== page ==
Author's note: the prison slang used in this story is defined in this glossary.
“No, Archie. I don’t want to make you accessory to a felony--or is it a misdemeanor?”
“Nuts. I’d love to share a cell with you.”
--Rex Stout, The Golden Spiders
Sure, I know why you want to hear all about it, Father. You’re hoping for one of those “Oh, do not do as I have done” confessions, right? No?
Nice of you to care, but I never spent much time worrying about my immortal soul. Neither did he, as far as I could see, and I could see pretty far. But, I’ll tell you what I will do. You listen to what I have to say without piping up, you put it under that seal of the confessional that you priests value so much, and I promise I’ll give you all the details and let you ask questions after. That’s as far as I’ll go, though I will add my word’s been known to be good for years around here.
It’s a deal? Let’s go, then.
When I first got to Manhattan from Ohio, I was a pearl-diver, washing dishes in a diner. Next I got a job guarding a pier and shot two guys, and that was the end of my life as a city sophisticate. Both dock rats died, and it turned out that one of them had an uncle who was an alderman and the other one I’d known and not liked. Since they had no real reason to be where they were, I didn’t end up fried, but it was close. Close enough that they sent me upstate to Mannerheim Maximum Security as a lifer, instead.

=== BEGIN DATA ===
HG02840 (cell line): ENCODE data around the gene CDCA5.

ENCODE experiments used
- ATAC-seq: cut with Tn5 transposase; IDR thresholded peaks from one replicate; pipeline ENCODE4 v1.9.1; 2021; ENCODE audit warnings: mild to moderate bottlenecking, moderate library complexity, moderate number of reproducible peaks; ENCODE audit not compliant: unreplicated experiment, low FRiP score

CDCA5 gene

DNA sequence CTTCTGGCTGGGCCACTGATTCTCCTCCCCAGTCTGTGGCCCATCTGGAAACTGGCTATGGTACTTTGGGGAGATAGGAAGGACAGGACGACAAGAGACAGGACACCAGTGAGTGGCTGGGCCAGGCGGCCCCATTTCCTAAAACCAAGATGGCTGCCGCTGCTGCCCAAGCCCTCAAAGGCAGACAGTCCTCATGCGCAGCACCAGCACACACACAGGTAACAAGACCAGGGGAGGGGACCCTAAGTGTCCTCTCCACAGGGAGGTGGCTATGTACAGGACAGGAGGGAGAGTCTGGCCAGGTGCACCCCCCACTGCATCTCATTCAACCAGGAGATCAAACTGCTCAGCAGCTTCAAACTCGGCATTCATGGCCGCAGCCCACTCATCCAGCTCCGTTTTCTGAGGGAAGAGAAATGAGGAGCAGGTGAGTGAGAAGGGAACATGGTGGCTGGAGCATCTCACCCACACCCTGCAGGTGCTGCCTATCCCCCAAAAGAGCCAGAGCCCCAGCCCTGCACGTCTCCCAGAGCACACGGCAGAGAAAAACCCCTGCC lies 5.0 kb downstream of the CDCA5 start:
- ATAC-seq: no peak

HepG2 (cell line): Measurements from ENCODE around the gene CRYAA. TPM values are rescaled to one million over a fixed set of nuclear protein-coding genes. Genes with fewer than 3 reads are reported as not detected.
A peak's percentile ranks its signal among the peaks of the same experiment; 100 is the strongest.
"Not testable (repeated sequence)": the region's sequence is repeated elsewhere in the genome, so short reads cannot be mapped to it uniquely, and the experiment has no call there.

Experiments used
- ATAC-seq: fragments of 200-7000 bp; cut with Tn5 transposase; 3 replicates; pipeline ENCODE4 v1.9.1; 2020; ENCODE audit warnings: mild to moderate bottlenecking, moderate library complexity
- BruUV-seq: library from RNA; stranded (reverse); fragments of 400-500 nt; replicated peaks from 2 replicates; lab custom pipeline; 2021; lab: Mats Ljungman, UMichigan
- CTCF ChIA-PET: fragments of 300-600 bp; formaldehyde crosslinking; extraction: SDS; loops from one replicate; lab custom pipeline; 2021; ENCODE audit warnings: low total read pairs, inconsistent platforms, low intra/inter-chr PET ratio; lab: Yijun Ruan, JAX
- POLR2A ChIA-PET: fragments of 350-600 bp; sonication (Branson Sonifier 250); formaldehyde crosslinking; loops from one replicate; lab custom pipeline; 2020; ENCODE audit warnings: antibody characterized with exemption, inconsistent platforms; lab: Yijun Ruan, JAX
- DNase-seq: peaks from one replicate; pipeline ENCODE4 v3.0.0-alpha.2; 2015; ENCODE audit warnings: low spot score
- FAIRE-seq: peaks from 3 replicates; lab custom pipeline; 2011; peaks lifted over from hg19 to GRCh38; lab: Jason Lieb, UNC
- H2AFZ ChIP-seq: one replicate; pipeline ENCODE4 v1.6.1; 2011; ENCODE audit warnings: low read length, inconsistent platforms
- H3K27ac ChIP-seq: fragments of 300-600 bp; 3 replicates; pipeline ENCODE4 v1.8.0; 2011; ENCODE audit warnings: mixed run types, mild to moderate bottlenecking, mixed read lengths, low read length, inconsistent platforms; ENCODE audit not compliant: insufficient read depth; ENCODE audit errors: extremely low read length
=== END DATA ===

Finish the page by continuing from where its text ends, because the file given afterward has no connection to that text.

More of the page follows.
I may have been a Hoosier, as green as grass, but I knew I was headed for trouble. I’d already had to fight off some wolves in the various holding cells at the first mill they’d had me in, and I figured I’d be in for more of the same as soon as I was settled. The bulls hosed us down and deloused us, issued us our thin, grey clothing and the standard roster of threats, and sorted us out. One of them, a middling-build, balding, squinty guy who hadn't bothered to torment anyone in particular, looked me over and grinned. I could tell he had something in mind and that I probably wouldn’t like whatever it was.
The cracked ribs that were my final farewell from the screws at my first pen had taught me something, if not much. I kept my teeth squeezed together, an exercise I’d been practicing too often in the last couple of months. I had no idea how unhappy pen life could be, back then, for a natural smart-ass and I didn’t much care. Looking back, I wouldn’t have survived if my luck hadn't changed when Squinty decided to put me in with Wolfe to pay off a favor. Looking back, I don’t know what to think of that.